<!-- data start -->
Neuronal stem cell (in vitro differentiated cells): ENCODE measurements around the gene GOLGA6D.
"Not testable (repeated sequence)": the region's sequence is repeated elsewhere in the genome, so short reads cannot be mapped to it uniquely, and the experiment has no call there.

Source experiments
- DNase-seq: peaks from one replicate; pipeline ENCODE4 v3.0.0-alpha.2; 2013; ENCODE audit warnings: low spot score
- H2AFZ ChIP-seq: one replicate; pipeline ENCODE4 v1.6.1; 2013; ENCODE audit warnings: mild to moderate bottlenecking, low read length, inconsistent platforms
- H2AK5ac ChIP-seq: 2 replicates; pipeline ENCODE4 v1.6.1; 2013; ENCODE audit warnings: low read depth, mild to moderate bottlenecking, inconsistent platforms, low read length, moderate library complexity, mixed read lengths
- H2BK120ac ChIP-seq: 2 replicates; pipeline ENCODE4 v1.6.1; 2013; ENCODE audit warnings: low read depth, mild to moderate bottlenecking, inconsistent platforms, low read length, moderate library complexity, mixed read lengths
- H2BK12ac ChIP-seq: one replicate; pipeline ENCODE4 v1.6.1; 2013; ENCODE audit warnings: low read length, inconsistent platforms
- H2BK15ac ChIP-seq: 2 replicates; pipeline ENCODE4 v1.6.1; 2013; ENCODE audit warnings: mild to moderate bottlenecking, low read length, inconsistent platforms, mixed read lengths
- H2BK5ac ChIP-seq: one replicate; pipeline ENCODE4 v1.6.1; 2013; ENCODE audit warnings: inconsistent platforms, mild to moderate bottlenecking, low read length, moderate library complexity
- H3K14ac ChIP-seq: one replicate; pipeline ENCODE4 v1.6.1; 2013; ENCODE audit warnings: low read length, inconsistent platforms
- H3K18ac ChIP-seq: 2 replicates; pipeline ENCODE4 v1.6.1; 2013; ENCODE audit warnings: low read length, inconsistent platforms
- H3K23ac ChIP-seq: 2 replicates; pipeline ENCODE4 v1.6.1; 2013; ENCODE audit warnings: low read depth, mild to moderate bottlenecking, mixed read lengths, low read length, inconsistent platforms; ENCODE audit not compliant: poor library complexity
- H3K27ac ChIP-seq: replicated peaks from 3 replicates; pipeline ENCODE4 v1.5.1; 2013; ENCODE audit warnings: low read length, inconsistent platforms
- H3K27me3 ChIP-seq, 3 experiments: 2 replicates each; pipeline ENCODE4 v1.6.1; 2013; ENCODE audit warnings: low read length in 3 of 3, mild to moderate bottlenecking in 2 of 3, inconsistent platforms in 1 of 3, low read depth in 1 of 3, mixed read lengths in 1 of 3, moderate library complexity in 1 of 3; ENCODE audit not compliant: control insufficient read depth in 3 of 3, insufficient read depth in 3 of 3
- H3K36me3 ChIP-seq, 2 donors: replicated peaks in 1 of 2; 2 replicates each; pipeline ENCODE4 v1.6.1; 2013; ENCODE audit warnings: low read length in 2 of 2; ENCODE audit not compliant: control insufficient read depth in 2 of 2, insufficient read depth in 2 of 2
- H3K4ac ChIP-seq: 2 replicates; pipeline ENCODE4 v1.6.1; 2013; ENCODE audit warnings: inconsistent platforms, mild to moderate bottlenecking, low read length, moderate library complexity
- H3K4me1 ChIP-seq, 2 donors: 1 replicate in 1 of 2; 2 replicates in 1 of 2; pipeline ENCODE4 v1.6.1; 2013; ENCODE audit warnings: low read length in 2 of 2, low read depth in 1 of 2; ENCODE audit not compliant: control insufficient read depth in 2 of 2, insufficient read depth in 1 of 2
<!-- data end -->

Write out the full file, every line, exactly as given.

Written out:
Neuronal stem cell (in vitro differentiated cells): ENCODE measurements around the gene GOLGA6D.
"Not testable (repeated sequence)": the region's sequence is repeated elsewhere in the genome, so short reads cannot be mapped to it uniquely, and the experiment has no call there.

Source experiments
- DNase-seq: peaks from one replicate; pipeline ENCODE4 v3.0.0-alpha.2; 2013; ENCODE audit warnings: low spot score
- H2AFZ ChIP-seq: one replicate; pipeline ENCODE4 v1.6.1; 2013; ENCODE audit warnings: mild to moderate bottlenecking, low read length, inconsistent platforms
- H2AK5ac ChIP-seq: 2 replicates; pipeline ENCODE4 v1.6.1; 2013; ENCODE audit warnings: low read depth, mild to moderate bottlenecking, inconsistent platforms, low read length, moderate library complexity, mixed read lengths
- H2BK120ac ChIP-seq: 2 replicates; pipeline ENCODE4 v1.6.1; 2013; ENCODE audit warnings: low read depth, mild to moderate bottlenecking, inconsistent platforms, low read length, moderate library complexity, mixed read lengths
- H2BK12ac ChIP-seq: one replicate; pipeline ENCODE4 v1.6.1; 2013; ENCODE audit warnings: low read length, inconsistent platforms
- H2BK15ac ChIP-seq: 2 replicates; pipeline ENCODE4 v1.6.1; 2013; ENCODE audit warnings: mild to moderate bottlenecking, low read length, inconsistent platforms, mixed read lengths
- H2BK5ac ChIP-seq: one replicate; pipeline ENCODE4 v1.6.1; 2013; ENCODE audit warnings: inconsistent platforms, mild to moderate bottlenecking, low read length, moderate library complexity
- H3K14ac ChIP-seq: one replicate; pipeline ENCODE4 v1.6.1; 2013; ENCODE audit warnings: low read length, inconsistent platforms
- H3K18ac ChIP-seq: 2 replicates; pipeline ENCODE4 v1.6.1; 2013; ENCODE audit warnings: low read length, inconsistent platforms
- H3K23ac ChIP-seq: 2 replicates; pipeline ENCODE4 v1.6.1; 2013; ENCODE audit warnings: low read depth, mild to moderate bottlenecking, mixed read lengths, low read length, inconsistent platforms; ENCODE audit not compliant: poor library complexity
- H3K27ac ChIP-seq: replicated peaks from 3 replicates; pipeline ENCODE4 v1.5.1; 2013; ENCODE audit warnings: low read length, inconsistent platforms
- H3K27me3 ChIP-seq, 3 experiments: 2 replicates each; pipeline ENCODE4 v1.6.1; 2013; ENCODE audit warnings: low read length in 3 of 3, mild to moderate bottlenecking in 2 of 3, inconsistent platforms in 1 of 3, low read depth in 1 of 3, mixed read lengths in 1 of 3, moderate library complexity in 1 of 3; ENCODE audit not compliant: control insufficient read depth in 3 of 3, insufficient read depth in 3 of 3
- H3K36me3 ChIP-seq, 2 donors: replicated peaks in 1 of 2; 2 replicates each; pipeline ENCODE4 v1.6.1; 2013; ENCODE audit warnings: low read length in 2 of 2; ENCODE audit not compliant: control insufficient read depth in 2 of 2, insufficient read depth in 2 of 2
- H3K4ac ChIP-seq: 2 replicates; pipeline ENCODE4 v1.6.1; 2013; ENCODE audit warnings: inconsistent platforms, mild to moderate bottlenecking, low read length, moderate library complexity
- H3K4me1 ChIP-seq, 2 donors: 1 replicate in 1 of 2; 2 replicates in 1 of 2; pipeline ENCODE4 v1.6.1; 2013; ENCODE audit warnings: low read length in 2 of 2, low read depth in 1 of 2; ENCODE audit not compliant: control insufficient read depth in 2 of 2, insufficient read depth in 1 of 2